Wednesday, April 24, 2024

Daniel Day Lewis Likes Pop Culture But Is No Fan of “Downton Abbey”


Not everyone was watching “Downton Abbey” on Sunday night. Two time (and soon maybe three time) Oscar winner Daniel Day Lewis, a Brit who is also Irish, laughed when I asked if he’d been among the 7.9 million viewers of Matthew and Mary Crawley’s wedding. “Are you kidding?” he said, sort of smiling and outraged at the same time. “That [sort of thing] is why I left England!”

Apparently, the “Lincoln” star’s sixteen year marriage to American writer-director Rebecca Miller (daughter of the late quintessential American playwright Arthur Miller) has made him more like us that Shirley MacLaine’s Martha Levinson– who told all the other characters in Sunday’s episode that their days of splendor were at an end.

But what about Maggie Smith, I asked, naively? (I mean, we all love the Dowager Countess.) “Oh come on!” Daniel said, rolling his eyes, and laughing a bit. He’s not a snob–quite the contrary. In a prior conversation, he had recounted for me a full knowledge of current pop culture. He’s with it, just not into revisiting England’s imperious past.

There wasn’t a lot of standing on ceremony last night at the New York Film Critics Circle dinner, where DDL won Best Actor for playing Honest Abe. A guest of one of the film critics, a young Christian man, hurled an epithet at Michael Moore when the documentary filmmaker criticized the Catholic church during his speech. His “F– you!” was heard right across the mic, and the miso sea bass. Moore responded by speaking in Latin, and laughing it off. He’s been heckled before. But the moment seemed to enliven his speech about how the church had ignored the AIDS crisis initially, and he went on to present David France with his award for “How to Survive a Plague.”

Chris Rock arrived, presented an award, and when done, immediately exited. It would have taken more time to wait in line and buy a sweater at Banana Republic. “Magic Mike” director Steven Soderbergh came, sat until he was called, presented the very gaunt Matthew McConnaughey with his award for Best Supporting Actor, and then he left immediately thereafter. McConnaughey made a rambling 13 minute speech, briefly returned to his table, then he exited.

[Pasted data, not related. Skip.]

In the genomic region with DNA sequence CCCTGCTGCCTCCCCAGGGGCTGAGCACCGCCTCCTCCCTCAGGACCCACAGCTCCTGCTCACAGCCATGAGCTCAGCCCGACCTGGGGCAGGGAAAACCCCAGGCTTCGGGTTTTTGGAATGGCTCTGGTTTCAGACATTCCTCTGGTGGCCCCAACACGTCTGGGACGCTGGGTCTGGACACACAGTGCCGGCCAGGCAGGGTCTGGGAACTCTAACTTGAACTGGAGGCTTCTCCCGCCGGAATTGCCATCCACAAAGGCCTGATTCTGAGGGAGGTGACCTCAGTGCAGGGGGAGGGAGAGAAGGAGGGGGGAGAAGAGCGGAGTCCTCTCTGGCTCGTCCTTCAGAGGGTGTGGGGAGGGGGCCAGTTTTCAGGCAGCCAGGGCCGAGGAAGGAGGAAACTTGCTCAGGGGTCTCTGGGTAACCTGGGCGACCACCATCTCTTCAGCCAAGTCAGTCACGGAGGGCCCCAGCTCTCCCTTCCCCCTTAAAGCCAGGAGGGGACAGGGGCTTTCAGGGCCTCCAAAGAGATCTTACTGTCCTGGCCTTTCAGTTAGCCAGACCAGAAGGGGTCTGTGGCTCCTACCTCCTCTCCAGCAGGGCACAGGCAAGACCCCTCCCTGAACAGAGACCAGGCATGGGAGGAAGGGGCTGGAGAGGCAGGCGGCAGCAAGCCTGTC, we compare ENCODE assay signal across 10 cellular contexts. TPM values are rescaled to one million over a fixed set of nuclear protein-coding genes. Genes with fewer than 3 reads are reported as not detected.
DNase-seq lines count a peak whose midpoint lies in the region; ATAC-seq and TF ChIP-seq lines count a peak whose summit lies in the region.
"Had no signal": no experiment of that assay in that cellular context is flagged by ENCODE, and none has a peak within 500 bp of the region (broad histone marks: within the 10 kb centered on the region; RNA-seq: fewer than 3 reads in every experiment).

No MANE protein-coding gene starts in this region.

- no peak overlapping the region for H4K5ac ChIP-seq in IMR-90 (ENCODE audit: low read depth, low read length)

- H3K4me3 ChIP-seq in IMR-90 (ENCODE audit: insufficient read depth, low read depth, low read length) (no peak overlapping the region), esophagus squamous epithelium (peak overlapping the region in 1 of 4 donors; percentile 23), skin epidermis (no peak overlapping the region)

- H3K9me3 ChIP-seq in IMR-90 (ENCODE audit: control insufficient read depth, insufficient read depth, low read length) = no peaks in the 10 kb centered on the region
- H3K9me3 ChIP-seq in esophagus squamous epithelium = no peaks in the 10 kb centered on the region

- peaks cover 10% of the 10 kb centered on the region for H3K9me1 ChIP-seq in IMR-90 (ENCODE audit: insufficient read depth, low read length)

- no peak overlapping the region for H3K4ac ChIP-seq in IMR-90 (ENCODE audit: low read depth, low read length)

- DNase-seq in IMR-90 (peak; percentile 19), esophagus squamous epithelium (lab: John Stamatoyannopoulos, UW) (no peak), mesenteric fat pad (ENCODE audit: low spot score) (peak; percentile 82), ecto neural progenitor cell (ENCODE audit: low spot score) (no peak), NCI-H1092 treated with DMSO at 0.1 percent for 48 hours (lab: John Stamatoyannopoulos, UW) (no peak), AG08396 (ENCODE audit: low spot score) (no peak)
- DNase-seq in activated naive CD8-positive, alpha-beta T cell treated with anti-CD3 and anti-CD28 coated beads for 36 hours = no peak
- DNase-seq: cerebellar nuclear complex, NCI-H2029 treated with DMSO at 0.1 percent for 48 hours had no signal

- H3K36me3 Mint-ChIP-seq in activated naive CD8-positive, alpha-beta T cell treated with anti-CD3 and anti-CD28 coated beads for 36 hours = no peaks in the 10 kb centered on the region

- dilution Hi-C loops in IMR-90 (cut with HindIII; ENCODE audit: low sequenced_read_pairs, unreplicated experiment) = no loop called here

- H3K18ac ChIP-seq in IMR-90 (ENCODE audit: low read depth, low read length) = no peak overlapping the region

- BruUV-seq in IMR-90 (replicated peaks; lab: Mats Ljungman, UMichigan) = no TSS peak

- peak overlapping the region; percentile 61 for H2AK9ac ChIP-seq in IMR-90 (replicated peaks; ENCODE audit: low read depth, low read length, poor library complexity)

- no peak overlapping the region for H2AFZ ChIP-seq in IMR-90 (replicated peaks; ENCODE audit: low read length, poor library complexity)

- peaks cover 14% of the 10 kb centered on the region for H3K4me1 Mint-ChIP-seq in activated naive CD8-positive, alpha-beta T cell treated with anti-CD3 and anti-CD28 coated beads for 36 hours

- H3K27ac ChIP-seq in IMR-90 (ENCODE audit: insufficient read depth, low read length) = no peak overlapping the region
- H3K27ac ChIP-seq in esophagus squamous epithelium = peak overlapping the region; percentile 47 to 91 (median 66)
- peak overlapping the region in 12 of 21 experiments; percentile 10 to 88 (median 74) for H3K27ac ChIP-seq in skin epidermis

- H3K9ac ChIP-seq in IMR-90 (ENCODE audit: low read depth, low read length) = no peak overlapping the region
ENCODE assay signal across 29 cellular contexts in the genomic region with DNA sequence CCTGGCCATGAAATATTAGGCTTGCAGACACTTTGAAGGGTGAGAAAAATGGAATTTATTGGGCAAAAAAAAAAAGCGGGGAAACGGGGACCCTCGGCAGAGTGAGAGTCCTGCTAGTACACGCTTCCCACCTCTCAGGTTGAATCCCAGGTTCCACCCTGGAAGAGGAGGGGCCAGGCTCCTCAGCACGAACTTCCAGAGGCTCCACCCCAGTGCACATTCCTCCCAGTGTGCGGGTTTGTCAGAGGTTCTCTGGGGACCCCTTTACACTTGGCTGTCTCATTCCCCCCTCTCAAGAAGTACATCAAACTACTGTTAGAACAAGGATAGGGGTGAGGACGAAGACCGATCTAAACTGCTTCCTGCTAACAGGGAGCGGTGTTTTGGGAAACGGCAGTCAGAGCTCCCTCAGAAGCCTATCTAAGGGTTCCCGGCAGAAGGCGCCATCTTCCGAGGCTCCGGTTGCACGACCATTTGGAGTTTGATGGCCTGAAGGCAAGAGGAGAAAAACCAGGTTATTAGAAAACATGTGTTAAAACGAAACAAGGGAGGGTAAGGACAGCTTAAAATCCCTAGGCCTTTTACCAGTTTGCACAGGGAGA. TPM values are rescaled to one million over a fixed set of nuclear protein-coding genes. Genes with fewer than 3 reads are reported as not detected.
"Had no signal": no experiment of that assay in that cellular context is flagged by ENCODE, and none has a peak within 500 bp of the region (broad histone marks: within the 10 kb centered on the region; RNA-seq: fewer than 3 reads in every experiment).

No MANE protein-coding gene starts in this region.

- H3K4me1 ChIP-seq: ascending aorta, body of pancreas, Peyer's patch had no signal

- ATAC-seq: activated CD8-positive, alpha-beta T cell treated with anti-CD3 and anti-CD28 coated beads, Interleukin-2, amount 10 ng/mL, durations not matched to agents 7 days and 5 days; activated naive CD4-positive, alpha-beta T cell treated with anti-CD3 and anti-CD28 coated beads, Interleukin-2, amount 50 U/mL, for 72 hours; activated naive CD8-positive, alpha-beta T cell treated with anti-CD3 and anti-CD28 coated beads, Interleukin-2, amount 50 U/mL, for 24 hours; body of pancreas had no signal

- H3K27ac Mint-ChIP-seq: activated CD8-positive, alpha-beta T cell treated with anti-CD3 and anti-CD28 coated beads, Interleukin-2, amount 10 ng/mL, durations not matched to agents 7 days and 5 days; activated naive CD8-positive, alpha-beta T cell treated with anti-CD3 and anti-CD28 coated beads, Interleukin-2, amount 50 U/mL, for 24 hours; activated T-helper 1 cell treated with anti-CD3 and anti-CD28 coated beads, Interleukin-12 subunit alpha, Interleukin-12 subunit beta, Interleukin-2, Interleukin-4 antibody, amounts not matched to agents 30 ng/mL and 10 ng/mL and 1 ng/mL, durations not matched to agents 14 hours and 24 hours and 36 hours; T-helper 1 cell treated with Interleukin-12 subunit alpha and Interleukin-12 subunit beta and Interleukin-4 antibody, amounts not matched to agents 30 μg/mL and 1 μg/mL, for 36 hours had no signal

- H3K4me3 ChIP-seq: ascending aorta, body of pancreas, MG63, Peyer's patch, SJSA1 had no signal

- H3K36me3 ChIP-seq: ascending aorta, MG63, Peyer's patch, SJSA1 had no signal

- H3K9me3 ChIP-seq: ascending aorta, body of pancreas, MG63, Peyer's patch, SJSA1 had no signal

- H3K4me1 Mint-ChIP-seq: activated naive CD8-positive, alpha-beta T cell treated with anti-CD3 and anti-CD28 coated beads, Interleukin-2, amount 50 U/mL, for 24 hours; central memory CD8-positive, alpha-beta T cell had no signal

People seemed to be dropped like flies. Winner Sally Field made a nice acceptance speech for playing Mary Todd Lincoln, then she also hot footed it out of there. “Lincoln” director Steven Spielberg also made a quick run for the door. Doesn’t anyone stay for dessert anymore? Actually, some do: Rachel Weisz and Daniel Craig, Daniel Day Lewis and Rebecca Miller, and French actress Emmanuelle Riva (“Amour”) all hung around for quite a bit, chatted and were all in great moods.

Craig–who is hard to get a read on sometimes– was all smiles when I mentioned how many awards and top 10 lists “Skyfall” had made it onto.

“Isn’t it great?” he said, which is a lot for James Bond. He and Weisz held hands all through this last part of the night, it should be noted. Aw, shucks!


Roger Friedman
Roger Friedman
Roger Friedman began his Showbiz411 column in April 2009 after 10 years with Fox News, where he created the Fox411 column. His movie reviews are carried by Rotten Tomatoes, and he is a member of both the movie and TV branches of the Critics Choice Awards. His articles have appeared in dozens of publications over the years including New York Magazine, where he wrote the Intelligencer column in the mid 90s and covered the OJ Simpson trial, and Fox News (when it wasn't so crazy) where he covered Michael Jackson. He is also the writer and co-producer of "Only the Strong Survive," a selection of the Cannes, Sundance, and Telluride Film festivals, directed by DA Pennebaker and Chris Hegedus.

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